Rothstein brilliantly details the systemic racism that African American face in housing, and how blatant the government’s actions were. The first federal housing projects for civilians were segregated from the beginning, with no African Americans allowed. When public housing was eventually built for them, they were crammed into high-rise projects where they lacked social services, access to employment, child care, access to reliable transit, and general wellbeing. Contrast that to white public housing projects that had quality services, maintenance, and amenities. In the private sector, builders who wanted to develop housing for African Americans rarely received financial assistance from the government, resulting in lesser quality buildings, but builders who developed white suburbs like Levittown, New York, could always get financing.
To emphasize the racism involved in how the U.S. government, through the Federal Housing Administration (FHA) financed developments, Rothstein gives the example of a Detroit builder who was denied financing for a project for whites that just happened to be next to an African American neighborhood. The only way he got his financing approved was by building a half-mile, 6-foot high, 1-foot wide concrete wall between the two areas.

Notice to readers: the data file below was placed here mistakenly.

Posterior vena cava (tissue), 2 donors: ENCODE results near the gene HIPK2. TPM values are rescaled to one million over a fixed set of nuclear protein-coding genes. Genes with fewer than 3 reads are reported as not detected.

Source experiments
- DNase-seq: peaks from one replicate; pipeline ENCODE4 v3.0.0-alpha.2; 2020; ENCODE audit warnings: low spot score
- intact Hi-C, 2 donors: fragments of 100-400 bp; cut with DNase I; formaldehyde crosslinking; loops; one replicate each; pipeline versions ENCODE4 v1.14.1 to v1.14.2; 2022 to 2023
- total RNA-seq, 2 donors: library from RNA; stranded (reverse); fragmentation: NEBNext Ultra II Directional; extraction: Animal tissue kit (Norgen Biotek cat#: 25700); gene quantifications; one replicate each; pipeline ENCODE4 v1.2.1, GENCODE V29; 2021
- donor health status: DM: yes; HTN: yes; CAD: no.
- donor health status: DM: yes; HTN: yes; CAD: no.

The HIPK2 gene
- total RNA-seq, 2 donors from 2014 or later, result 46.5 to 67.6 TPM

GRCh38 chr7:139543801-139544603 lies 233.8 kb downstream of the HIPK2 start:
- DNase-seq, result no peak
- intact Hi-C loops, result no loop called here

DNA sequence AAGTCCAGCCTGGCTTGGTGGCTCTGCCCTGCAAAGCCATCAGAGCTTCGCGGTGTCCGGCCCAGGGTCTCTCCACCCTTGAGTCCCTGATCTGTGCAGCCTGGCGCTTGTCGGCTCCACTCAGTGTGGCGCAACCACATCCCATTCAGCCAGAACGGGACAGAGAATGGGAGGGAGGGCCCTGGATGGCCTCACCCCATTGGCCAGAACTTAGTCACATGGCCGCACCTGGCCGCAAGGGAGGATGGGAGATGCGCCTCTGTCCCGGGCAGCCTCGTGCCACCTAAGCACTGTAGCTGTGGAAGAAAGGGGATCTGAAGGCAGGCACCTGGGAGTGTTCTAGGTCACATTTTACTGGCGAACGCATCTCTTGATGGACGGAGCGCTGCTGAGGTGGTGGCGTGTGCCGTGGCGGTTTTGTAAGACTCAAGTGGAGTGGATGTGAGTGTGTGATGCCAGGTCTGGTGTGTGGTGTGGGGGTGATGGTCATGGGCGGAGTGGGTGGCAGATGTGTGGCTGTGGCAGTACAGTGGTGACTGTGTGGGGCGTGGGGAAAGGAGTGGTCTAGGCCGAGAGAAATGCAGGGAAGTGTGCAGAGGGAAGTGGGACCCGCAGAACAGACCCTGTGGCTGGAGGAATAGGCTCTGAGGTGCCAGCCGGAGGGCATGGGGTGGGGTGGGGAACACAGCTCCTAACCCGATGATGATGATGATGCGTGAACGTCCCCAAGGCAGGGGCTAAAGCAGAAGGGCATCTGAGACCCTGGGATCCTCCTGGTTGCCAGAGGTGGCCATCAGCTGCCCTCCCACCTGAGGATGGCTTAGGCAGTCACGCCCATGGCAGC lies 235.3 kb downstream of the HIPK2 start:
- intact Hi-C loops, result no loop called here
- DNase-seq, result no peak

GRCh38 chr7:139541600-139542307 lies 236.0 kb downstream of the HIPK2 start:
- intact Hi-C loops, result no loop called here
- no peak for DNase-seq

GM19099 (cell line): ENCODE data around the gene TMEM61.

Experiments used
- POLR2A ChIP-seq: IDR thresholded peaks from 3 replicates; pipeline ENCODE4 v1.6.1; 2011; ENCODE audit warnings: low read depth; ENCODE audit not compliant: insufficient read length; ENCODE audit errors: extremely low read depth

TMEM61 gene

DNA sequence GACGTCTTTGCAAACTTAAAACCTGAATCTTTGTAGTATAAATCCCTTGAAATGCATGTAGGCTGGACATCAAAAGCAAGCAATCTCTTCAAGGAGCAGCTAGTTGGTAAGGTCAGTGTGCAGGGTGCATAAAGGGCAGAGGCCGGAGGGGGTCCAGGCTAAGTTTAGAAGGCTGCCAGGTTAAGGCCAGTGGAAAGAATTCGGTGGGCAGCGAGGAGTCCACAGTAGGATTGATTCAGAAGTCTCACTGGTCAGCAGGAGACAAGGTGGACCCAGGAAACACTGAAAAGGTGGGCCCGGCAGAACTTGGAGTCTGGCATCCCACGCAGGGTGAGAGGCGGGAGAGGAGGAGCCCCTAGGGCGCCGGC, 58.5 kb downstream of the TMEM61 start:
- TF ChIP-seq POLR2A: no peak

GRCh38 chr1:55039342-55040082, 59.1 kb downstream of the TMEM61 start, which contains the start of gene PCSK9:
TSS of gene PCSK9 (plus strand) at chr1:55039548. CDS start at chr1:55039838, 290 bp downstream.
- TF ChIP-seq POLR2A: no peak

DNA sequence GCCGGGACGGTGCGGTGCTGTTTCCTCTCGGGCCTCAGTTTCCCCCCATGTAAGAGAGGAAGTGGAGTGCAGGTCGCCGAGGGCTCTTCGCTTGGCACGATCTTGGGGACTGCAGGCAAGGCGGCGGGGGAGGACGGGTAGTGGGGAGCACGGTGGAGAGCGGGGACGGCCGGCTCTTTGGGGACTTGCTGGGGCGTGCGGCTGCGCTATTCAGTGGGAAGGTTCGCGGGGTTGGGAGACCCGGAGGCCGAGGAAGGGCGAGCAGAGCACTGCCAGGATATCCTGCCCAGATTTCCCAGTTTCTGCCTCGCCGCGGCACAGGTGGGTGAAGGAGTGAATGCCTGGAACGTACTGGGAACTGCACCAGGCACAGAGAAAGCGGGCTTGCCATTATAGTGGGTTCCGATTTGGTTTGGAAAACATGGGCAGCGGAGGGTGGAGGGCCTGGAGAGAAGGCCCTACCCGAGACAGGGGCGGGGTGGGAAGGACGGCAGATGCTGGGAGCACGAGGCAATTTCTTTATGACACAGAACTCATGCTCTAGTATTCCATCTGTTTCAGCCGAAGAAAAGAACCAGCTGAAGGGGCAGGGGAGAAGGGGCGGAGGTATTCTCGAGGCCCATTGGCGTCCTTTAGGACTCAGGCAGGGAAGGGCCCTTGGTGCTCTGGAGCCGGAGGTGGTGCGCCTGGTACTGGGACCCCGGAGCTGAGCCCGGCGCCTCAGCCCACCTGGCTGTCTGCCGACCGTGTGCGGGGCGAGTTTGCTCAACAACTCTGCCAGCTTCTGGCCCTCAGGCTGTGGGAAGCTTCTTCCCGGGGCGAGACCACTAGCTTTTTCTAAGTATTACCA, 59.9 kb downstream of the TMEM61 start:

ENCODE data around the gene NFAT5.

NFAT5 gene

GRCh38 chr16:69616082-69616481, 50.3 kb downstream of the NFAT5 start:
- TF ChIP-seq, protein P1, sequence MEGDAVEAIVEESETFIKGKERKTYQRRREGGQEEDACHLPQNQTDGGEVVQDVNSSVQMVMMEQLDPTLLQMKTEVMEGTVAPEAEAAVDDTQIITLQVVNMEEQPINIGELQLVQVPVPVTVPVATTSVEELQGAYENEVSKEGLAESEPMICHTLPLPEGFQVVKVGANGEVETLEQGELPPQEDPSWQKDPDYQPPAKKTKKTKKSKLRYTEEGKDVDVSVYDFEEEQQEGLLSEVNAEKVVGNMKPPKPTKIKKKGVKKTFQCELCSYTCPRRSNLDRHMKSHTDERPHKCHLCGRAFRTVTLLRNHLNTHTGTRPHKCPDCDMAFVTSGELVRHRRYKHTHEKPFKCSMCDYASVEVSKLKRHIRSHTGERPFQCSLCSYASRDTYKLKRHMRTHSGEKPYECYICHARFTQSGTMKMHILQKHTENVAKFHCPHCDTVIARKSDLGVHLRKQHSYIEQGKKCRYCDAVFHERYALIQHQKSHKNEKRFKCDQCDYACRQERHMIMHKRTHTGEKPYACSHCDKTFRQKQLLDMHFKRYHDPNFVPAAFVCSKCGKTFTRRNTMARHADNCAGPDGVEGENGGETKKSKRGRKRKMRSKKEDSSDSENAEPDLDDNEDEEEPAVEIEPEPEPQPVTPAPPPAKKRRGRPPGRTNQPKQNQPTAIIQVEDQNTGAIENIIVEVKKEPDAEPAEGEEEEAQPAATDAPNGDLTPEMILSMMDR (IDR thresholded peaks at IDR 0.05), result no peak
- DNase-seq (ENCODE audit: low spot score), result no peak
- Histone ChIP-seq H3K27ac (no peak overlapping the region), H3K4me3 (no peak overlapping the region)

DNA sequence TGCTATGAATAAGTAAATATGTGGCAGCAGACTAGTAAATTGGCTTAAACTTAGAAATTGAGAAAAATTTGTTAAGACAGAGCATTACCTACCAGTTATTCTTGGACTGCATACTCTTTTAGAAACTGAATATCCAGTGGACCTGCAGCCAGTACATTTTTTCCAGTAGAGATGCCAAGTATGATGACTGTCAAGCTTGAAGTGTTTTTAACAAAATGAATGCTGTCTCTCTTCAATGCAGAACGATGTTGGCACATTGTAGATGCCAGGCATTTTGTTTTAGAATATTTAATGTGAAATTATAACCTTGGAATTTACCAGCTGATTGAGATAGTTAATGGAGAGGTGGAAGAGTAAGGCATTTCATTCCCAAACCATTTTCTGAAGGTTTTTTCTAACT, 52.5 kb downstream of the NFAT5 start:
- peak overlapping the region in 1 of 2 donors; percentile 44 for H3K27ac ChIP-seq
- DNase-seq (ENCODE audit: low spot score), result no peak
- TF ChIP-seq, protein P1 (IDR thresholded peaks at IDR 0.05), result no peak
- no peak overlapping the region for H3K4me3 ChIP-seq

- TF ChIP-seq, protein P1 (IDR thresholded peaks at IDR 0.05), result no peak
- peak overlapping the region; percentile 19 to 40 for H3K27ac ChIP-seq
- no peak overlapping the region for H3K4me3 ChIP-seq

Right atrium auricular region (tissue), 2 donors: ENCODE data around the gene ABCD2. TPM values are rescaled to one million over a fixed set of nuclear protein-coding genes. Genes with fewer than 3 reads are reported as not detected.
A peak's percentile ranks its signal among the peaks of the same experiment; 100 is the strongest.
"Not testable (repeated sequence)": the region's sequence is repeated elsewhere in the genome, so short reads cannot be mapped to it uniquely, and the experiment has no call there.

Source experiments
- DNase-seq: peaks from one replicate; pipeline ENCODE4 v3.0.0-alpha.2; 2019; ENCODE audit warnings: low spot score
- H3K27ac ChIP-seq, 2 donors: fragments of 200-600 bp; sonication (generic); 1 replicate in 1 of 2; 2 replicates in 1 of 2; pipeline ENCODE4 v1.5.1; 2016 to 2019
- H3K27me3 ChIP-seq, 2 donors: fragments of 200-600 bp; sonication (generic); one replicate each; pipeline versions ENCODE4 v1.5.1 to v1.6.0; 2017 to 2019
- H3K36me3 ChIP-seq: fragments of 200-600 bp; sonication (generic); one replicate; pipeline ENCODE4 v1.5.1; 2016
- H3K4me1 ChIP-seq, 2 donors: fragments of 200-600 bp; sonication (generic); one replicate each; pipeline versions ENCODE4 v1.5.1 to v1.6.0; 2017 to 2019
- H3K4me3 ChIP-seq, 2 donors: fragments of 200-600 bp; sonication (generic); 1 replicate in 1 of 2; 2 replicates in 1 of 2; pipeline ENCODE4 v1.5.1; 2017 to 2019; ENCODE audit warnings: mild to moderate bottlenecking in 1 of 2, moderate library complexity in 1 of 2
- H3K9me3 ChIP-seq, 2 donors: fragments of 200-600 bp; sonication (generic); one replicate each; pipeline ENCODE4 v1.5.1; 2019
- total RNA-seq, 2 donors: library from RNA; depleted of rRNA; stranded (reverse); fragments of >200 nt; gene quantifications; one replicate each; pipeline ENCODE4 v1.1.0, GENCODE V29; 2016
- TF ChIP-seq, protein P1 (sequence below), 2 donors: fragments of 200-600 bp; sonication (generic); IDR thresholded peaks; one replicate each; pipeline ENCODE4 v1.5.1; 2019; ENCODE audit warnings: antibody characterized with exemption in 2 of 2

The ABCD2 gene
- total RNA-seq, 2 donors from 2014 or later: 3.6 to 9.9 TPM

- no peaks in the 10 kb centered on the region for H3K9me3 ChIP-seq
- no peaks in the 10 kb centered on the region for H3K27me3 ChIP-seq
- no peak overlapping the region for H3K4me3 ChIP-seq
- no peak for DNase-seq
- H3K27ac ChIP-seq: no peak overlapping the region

Rothstein also covers the impact of private agreements written into deeds called restrictive covenants between sellers and buyers that limited purchases to non-white people, as well as the destruction done to established African American neighborhoods in the name of urban renewal. He also writes about how the moving of schools based on race ensured that parents moved to areas where they would be segregated with people who look like them.
At the end of the book, he reluctantly suggests some possible remedies for the U.S. government to take. He suggests the repealing of exclusionary zoning ordinances so that affordable housing can be built in all suburbs, and that inclusionary zoning be more aggressively applied within cities. He also believes that the U.S. government should subsidize homeownership for African Americans in the suburbs where they were historically banned. The reason he only suggests remedies rather than prescribe them is because he is certain that for any remedy to be sustainable, the country has to accept the truth first. He argues that until the public sentiment shifts, when Americans begin to question white supremacy, and question the myth of de facto segregation, nothing will change. Until the public demands that the U.S. government remedies their unconstitutional imposition of housing segregation from the past, by taking aggressive steps in the present, America will continue to be racially segregated in its future.
“The Color of Law” is definitely a must-read book for architects, urbanists, interior designers, and anyone interested in housing as a human right. You do not have to be an American or live in the United States to appreciate this book. Racial discrimination in housing is an international issue that resonates, and though Rothstein details its American history, we who live in Canada, UK, France, Australia, and other countries should be aware that a form of it exists where we live too.
Review by Phil Roberts